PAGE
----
Yellow ballgowns and scarlet trench coats captivated the Academy Awards jury this year.

The costumes created by designers Jacqueline Durran of "Beauty and the Beast" and Luis Sequeira of "The Shape of Water" will be some of the main topics of the School of Theater, Film and Television's annual Sketch to Screen Costume Design Panel and Celebration. The event, which is Saturday at the James Bridges Theater, will feature costume designers in a conversation led by professor Deborah Landis, the chair of UCLA's David C. Copley Center for the Study of Costume Design. Additional panelists will include designers from other Oscar-nominated films, as well as UCLA's 2018 Designer-in-Residence, Mark Bridges, who is nominated for his designs featured in the film "Phantom Thread."

Landis said the panelists will discuss the inspirations and processes behind the costumes they designed while also reflecting on the films they worked on. By providing designers with a platform to discuss their craft, Landis said she hopes attendees will learn to appreciate costume design as an integral aspect of filmmaking.

"Putting on a costume is like putting on a second skin," Landis said. "Every actor wants to become the people in the story, and costume designers help them do that."

Sequeira said he aimed to create costumes that would symbolize each actor's character arc in "The Shape of Water." For the protagonist Elisa Esposito, played by Sally Hawkins, Sequeira said he used clothes with subdued colors at the beginning of the film to reflect her lower-class status and her inability to speak. Beginning with a pair of red heels to symbolize the character's hidden strength, Sequeira said he gradually incorporated the color red more and more throughout the film as Elisa began to transform from a powerless, mute janitor into a courageous woman who fights for love. By the end of the film, Ann Steel, Sequeira's assistant costume designer, said Elisa wears a bright red coat, a stark difference from the muted color palette she begins the movie in.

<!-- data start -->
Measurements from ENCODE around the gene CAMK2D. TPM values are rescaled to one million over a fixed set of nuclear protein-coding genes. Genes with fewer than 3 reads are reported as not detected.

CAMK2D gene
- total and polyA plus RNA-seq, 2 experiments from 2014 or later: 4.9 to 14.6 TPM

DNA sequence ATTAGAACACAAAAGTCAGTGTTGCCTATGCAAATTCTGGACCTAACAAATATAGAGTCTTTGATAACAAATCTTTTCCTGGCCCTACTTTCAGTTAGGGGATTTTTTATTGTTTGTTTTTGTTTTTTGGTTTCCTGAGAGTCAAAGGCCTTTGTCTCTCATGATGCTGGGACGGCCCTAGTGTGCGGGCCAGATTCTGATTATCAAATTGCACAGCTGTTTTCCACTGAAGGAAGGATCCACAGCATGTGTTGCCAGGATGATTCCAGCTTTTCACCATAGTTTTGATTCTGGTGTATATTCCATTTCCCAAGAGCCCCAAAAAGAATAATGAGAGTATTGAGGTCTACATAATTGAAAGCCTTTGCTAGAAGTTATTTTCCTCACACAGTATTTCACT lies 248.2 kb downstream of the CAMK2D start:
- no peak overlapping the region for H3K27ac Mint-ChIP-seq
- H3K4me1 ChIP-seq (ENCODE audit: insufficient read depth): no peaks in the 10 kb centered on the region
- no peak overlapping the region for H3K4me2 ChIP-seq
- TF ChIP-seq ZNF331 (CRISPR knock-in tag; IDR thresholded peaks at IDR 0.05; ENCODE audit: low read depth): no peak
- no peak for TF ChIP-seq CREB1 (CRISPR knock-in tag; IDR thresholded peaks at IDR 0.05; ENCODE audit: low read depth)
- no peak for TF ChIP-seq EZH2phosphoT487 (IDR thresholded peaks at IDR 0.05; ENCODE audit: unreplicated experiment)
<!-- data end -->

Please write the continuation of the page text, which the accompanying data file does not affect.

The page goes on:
"The outfits are an actual extension of who they are and their personalities and character," Steel said.

Sequeira said men’s costumes were more of a challenge, because he had to add subtle details to create meaningful looks. The antagonist Richard Strickland, played by Michael Shannon, wears slick suits with crisp white shirts at the beginning of the film to reflect his cold and stern character. However, as Strickland’s mental and physical state deteriorate in his attempt to hunt down and kill the amphibian man, Sequeira said he gave him a grimier look comprising of shabby suits that were literally unraveling.

“These are all very subtle things, but I think they very quietly guide you through the project," Sequeira said.

Sequeira's pursuit of subtle details also carried through in the aging of each costume. The designer had to make newly created outfits look as if they had been worn for several years, an effect that helps the designs look more like clothes than costumes. The costuming team washed, pressed, re-laundered and burned some of the costumes several times to achieve the desired effect.